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Artificially increased rainfall ?

  1. Dec 15, 2012 #1
  2. jcsd
  3. Jan 9, 2013 #2
    "This "lake effect" could overwhelm flood defences which are often built without taking it into account." is the claim.
    The reservoir IS the flood defence.
    I would like to see how the Law of Conservation of Matter is circumvented here - a reservoir cannot hold enough water that the evaporation could produce enough rain to overfill the reservoir. It is the same thing as running a generator to produce the electricity to power the motor that keeps the generator going.
  4. Jan 9, 2013 #3
    Perhaps this extract from the article might explain it

    They seem to be suggesting that rainfall that otherwise might not occur is initiated by evaporation from open water, not that this evaporation supplies the precipitation.

    However the purpose of posting was to initiate discussion.
  5. Jan 10, 2013 #4
    Any child who has lived on the plains can tell you that thunderstorms are triggered by updrafts - humid air rising in "thermals", usually over warm dry ground. The circulation develops from the Coriolis forces applied to the updraft by the rotation of the earth. Other children raised in beachfront towns like half of California, where *everything* is along the boundary between water and land, will say "what is a thunderstorm?" Onshore winds are not readily able to form convection columns.
    The only weather that concentrates along the beaches and lakeshores are lake effect snows and fogs.
  6. Jan 10, 2013 #5
    I don't know if the thesis of the article has merit (total or partial) or not.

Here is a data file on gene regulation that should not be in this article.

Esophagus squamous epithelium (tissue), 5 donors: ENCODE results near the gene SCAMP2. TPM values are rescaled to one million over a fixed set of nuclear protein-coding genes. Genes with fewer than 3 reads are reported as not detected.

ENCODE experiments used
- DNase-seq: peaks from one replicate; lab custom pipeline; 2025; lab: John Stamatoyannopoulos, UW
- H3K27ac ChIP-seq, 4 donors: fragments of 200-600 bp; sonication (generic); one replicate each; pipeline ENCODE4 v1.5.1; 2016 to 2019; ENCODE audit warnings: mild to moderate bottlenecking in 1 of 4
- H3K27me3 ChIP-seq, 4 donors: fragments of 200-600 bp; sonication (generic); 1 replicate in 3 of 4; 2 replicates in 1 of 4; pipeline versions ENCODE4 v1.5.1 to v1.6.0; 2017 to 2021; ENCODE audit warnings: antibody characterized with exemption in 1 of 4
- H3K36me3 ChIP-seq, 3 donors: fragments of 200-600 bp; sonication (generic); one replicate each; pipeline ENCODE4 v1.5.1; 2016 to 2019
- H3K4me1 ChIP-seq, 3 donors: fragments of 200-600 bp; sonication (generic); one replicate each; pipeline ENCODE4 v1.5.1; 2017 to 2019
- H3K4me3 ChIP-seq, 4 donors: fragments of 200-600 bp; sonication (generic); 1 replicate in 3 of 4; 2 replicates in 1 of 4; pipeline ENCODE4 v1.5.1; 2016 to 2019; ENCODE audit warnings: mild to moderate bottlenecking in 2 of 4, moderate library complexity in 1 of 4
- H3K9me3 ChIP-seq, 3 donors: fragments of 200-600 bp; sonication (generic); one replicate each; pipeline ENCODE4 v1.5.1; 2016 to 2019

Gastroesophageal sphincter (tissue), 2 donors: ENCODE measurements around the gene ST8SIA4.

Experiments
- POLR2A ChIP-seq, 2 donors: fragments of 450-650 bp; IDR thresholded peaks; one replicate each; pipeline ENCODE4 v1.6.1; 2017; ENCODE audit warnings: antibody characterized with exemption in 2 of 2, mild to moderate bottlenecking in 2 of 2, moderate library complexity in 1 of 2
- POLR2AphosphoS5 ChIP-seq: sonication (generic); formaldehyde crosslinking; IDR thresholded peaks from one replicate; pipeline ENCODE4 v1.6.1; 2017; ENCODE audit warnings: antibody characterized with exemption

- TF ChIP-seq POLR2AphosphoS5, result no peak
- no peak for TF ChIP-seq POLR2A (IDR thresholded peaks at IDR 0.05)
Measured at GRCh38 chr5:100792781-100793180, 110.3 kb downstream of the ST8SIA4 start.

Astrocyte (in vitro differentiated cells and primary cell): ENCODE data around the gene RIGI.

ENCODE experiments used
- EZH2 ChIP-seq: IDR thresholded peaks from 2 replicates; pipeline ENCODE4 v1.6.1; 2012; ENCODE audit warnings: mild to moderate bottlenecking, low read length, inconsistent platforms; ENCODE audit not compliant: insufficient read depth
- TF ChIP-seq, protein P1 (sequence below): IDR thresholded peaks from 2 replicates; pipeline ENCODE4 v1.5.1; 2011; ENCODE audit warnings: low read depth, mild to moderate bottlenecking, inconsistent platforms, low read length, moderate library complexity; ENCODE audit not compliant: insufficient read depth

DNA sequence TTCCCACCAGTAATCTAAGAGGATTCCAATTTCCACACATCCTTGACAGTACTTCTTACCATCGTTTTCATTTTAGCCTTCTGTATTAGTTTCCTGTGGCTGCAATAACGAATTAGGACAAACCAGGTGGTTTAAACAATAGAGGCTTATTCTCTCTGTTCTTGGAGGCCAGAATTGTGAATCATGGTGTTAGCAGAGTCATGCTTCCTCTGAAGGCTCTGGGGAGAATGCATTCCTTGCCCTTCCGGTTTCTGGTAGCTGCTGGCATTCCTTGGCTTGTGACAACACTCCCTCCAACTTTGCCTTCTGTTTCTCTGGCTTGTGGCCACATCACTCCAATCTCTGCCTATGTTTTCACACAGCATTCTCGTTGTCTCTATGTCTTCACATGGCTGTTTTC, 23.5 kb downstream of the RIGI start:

I'm sorry you are not able to discuss the matter in a rational and scientific manner.

    go well
  7. Jan 10, 2013 #6
    Umm. That's not true.
  8. Jan 10, 2013 #7

    D H

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    There's a lot here that is not true.

    That's not true.

    The reservoirs behind large dams exist primarily for irrigation and hydropower. The dam and reservoir provide zero defense against flooding from rivers and streams that feed into the reservoir. Defense against these floods includes drainage systems and smaller dams. Building these flood control mechanisms to withstand a rainfall amounts based on historic records might not provide sufficient defense if the large reservoir significantly increases precipitation.
    That's worse than not true. It's a red herring.

    That's not true.

    You're talking about an air-mass thunderstorm. That's but one cause of thunderstorms, and these air-mass thunderstorms are the least severe of thunderstorms.
    That's not true.

    Tell that to residents of Florida, who regularly have to batten down the hatches against the most extreme kinds of convection currents (hurricanes) and who are hit by lightning more than anywhere else in the US.

    So, back on topic: There is a growing amount of evidence that large reservoirs do effect the local climate, particularly Mediterranean, arid, and semi-arid climates.
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